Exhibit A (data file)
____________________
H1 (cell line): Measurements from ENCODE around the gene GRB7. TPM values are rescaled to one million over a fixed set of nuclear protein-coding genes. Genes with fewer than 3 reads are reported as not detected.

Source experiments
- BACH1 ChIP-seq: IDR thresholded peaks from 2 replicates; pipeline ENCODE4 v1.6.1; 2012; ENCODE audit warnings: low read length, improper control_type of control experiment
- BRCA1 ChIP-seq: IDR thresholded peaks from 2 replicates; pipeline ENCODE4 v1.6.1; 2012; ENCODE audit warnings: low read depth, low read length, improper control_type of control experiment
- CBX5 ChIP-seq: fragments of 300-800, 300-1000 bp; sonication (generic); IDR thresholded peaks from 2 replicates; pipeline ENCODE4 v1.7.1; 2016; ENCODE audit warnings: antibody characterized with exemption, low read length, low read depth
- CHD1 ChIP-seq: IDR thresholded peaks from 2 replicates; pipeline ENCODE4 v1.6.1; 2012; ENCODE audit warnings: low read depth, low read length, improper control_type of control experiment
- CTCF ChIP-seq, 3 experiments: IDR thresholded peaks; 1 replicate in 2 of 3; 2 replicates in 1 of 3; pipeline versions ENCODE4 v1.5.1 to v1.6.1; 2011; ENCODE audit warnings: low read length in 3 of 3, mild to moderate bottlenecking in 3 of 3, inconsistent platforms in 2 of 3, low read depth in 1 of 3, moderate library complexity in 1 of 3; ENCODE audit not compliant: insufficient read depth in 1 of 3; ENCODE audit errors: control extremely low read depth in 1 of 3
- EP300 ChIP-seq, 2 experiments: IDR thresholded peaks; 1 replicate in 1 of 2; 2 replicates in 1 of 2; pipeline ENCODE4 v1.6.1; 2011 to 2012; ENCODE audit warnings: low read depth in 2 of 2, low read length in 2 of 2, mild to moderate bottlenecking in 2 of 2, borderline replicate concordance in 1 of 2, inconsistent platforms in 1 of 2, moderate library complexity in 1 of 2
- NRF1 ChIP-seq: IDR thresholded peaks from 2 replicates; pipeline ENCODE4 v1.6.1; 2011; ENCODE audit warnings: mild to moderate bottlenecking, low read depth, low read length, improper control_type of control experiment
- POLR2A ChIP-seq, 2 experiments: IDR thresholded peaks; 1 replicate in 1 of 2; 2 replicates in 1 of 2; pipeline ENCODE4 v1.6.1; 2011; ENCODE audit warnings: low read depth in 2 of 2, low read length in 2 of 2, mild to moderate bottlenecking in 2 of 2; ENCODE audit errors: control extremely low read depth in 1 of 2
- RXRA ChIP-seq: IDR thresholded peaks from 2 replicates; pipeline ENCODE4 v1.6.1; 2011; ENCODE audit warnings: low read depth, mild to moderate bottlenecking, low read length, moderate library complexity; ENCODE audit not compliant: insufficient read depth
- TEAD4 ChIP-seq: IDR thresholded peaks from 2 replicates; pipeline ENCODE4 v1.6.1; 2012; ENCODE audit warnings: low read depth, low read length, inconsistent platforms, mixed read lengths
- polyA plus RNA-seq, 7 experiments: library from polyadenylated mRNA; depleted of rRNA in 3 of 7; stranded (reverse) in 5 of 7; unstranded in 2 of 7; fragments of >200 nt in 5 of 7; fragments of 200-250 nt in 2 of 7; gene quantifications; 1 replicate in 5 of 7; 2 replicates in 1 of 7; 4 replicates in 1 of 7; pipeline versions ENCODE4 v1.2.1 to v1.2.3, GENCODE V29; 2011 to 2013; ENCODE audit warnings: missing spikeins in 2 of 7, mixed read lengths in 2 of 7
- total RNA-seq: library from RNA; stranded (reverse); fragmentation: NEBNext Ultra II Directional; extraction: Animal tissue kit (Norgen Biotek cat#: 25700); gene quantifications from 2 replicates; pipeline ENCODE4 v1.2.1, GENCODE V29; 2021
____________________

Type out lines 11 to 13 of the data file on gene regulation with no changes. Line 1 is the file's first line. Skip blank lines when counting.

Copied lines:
- RXRA ChIP-seq: IDR thresholded peaks from 2 replicates; pipeline ENCODE4 v1.6.1; 2011; ENCODE audit warnings: low read depth, mild to moderate bottlenecking, low read length, moderate library complexity; ENCODE audit not compliant: insufficient read depth
- TEAD4 ChIP-seq: IDR thresholded peaks from 2 replicates; pipeline ENCODE4 v1.6.1; 2012; ENCODE audit warnings: low read depth, low read length, inconsistent platforms, mixed read lengths
- polyA plus RNA-seq, 7 experiments: library from polyadenylated mRNA; depleted of rRNA in 3 of 7; stranded (reverse) in 5 of 7; unstranded in 2 of 7; fragments of >200 nt in 5 of 7; fragments of 200-250 nt in 2 of 7; gene quantifications; 1 replicate in 5 of 7; 2 replicates in 1 of 7; 4 replicates in 1 of 7; pipeline versions ENCODE4 v1.2.1 to v1.2.3, GENCODE V29; 2011 to 2013; ENCODE audit warnings: missing spikeins in 2 of 7, mixed read lengths in 2 of 7